A THUMPING victory over New Zealand, tighter wins in two series against Pakistan and a convincing beating of India. That's what the doctor has ordered for the Proteas in the 10 test matches they will play this year, and they should not have too much trouble ticking all of those boxes.
Except for the latter Pakistan series, which is scheduled for the Arabian desert, Graeme Smith's team will play all of their tests at home against opponents who between them have won just seven of the 45 tests they have ever contested in South Africa.
The Proteas snatched the No1 test crown in England and brought it safely home from Australia. Regardless of marketing gimmicks like rankings, there can be no questioning their status as the top team in the game.
Dale Steyn and Jacques Kallis are on top of the official bowling and allrounder charts respectively, Hashim Amla is in third place among batsmen – ranking Michael Clarke and Shivnarine Chanderpaul above him exposes the endemic idiocy of the International Cricket Council (ICC) – and Smith is three wins away from surpassing Ricky Ponting as test cricket's most successful captain.
On Wednesday, Steyn reached 300 test wickets and Kallis passed 13000 test runs.
If South Africa do not tower über alles in test cricket this year, something will have gone badly wrong. But a disproportionately large part of their focus this year will be on a goal that has proved unattainable – winning an ICC trophy.
The Proteas will have their umpteenth opportunity to do so in the 50-over Champions Trophy in England in May.
They will play eight one-day internationals before the tournament, but no amount of preparation in the shorter formats has hitherto steeled South Africa sufficiently to play to their potential in high-profile tournaments.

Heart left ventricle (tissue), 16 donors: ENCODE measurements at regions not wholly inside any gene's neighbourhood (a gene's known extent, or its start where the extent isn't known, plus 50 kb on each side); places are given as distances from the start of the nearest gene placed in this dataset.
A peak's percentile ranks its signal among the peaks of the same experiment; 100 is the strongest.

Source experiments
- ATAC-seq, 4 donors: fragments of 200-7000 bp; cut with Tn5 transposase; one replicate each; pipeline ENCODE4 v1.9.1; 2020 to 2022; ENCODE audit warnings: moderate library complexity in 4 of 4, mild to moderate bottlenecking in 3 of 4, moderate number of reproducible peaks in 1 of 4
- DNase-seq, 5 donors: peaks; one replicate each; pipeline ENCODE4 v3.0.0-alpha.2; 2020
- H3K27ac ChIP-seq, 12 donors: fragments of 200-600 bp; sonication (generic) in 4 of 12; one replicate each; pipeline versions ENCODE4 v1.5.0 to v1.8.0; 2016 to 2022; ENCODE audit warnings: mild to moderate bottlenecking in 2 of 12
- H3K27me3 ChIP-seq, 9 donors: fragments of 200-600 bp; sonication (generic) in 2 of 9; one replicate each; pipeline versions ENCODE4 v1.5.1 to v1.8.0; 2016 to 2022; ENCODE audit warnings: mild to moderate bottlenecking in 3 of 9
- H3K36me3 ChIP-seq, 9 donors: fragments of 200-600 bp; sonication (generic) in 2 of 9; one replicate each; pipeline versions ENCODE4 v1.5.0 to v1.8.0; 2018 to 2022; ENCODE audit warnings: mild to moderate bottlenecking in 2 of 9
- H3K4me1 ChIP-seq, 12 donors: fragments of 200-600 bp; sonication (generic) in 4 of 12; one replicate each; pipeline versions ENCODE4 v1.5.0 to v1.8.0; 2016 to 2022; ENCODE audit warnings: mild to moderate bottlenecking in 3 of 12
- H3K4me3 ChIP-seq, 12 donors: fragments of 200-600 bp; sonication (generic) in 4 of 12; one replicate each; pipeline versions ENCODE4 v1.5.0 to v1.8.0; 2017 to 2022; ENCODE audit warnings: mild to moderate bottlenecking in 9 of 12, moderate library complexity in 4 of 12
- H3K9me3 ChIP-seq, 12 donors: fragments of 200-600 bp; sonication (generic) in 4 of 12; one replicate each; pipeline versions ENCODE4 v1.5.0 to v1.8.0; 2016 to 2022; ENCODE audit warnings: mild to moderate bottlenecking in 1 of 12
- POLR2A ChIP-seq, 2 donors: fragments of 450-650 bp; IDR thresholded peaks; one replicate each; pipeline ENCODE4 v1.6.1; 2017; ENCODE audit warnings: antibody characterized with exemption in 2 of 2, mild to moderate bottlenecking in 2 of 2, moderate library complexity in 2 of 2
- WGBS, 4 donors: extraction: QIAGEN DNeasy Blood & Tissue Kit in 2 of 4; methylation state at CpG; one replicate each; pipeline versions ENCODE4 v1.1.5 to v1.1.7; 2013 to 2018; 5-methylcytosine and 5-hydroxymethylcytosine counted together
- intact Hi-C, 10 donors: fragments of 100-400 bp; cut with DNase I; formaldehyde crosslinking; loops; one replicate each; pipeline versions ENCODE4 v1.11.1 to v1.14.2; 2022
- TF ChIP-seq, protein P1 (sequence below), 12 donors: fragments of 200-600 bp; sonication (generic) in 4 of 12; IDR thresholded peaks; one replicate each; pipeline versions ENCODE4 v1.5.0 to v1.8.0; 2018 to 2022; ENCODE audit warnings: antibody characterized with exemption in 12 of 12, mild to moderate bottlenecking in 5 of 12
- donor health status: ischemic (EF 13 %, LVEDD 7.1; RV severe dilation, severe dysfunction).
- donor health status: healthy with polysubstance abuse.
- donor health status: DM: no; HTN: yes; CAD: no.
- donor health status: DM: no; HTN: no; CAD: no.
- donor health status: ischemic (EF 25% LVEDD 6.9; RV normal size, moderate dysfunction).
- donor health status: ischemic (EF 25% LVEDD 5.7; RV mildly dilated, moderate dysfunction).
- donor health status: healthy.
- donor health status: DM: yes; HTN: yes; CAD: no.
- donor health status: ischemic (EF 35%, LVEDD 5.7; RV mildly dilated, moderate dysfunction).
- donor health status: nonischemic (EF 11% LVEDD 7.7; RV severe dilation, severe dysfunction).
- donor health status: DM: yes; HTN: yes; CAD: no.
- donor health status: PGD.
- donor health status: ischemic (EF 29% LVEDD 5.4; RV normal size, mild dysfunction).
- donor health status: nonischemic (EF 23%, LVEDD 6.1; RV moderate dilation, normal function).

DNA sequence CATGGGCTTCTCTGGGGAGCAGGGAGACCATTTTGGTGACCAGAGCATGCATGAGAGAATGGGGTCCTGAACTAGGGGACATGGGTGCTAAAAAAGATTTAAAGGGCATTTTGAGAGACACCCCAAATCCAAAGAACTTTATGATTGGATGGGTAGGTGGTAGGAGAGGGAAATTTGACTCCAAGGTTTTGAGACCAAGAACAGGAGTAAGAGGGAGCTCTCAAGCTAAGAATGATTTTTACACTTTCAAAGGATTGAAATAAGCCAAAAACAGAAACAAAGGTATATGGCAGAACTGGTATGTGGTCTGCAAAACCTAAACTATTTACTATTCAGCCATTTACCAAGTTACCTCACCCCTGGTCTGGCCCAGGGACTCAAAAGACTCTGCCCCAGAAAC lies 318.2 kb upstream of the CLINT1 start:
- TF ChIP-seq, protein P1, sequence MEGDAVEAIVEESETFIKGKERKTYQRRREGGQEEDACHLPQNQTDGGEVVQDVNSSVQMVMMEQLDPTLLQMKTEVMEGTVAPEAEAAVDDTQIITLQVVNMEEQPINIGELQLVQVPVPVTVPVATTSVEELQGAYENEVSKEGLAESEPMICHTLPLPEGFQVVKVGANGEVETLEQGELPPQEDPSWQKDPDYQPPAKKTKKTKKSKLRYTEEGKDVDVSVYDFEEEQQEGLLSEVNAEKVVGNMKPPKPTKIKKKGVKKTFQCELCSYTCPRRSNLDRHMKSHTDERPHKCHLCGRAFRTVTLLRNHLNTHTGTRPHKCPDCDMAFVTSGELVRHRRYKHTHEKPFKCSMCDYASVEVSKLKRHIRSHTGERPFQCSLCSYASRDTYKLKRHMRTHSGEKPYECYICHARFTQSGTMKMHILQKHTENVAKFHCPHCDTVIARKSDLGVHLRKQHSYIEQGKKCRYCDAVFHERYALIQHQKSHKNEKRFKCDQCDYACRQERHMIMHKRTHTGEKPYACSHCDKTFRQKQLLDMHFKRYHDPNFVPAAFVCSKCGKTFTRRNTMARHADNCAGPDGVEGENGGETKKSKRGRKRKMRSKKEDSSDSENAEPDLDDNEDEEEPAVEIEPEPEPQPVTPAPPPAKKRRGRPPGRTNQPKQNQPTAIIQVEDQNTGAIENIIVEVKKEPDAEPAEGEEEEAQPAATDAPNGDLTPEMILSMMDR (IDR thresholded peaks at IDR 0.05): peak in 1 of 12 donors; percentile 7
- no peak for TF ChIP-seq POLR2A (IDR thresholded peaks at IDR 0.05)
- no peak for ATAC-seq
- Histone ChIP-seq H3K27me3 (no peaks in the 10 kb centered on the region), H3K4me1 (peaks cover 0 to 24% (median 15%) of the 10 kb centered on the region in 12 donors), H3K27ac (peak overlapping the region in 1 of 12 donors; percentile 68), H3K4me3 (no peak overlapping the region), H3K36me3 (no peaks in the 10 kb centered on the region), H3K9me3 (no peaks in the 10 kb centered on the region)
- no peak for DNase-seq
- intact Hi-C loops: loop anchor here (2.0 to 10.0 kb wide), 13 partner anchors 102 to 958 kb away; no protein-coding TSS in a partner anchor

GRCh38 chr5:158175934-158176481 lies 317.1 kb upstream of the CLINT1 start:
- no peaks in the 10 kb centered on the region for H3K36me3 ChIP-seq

Gary Kirsten's first bite at that cherry came to a messy end at the World T20 in Sri Lanka in October, when his team could not find their way out of the second round.
It is unfair on the Proteas that they should have to jump through limited-overs hoops to please their public when they are such a high-quality test team. But that is the way of the modern cricket world, and best they satisfy those demands sooner rather than later if they want to avoid a build-up of unhappiness over their lack of success in less serious forms of the game.
The squad chosen for the recent T20 series against New Zealand included the previously uncapped Quinton de Kock, Chris Morris, Aaron Phangiso and Henry Davids.
But South Africa do not have that encouraging level of depth available at first-class level.
Marchant de Lange's return from a stress fracture has already been delayed, and Dean Elgar's rude introduction to test cricket in Perth – he bagged a pair – made plain the size of the step up required of provincial players.
South Africa will definitely reach for the one-day stars again this year, but best they keep their test feet on the ground while they do so.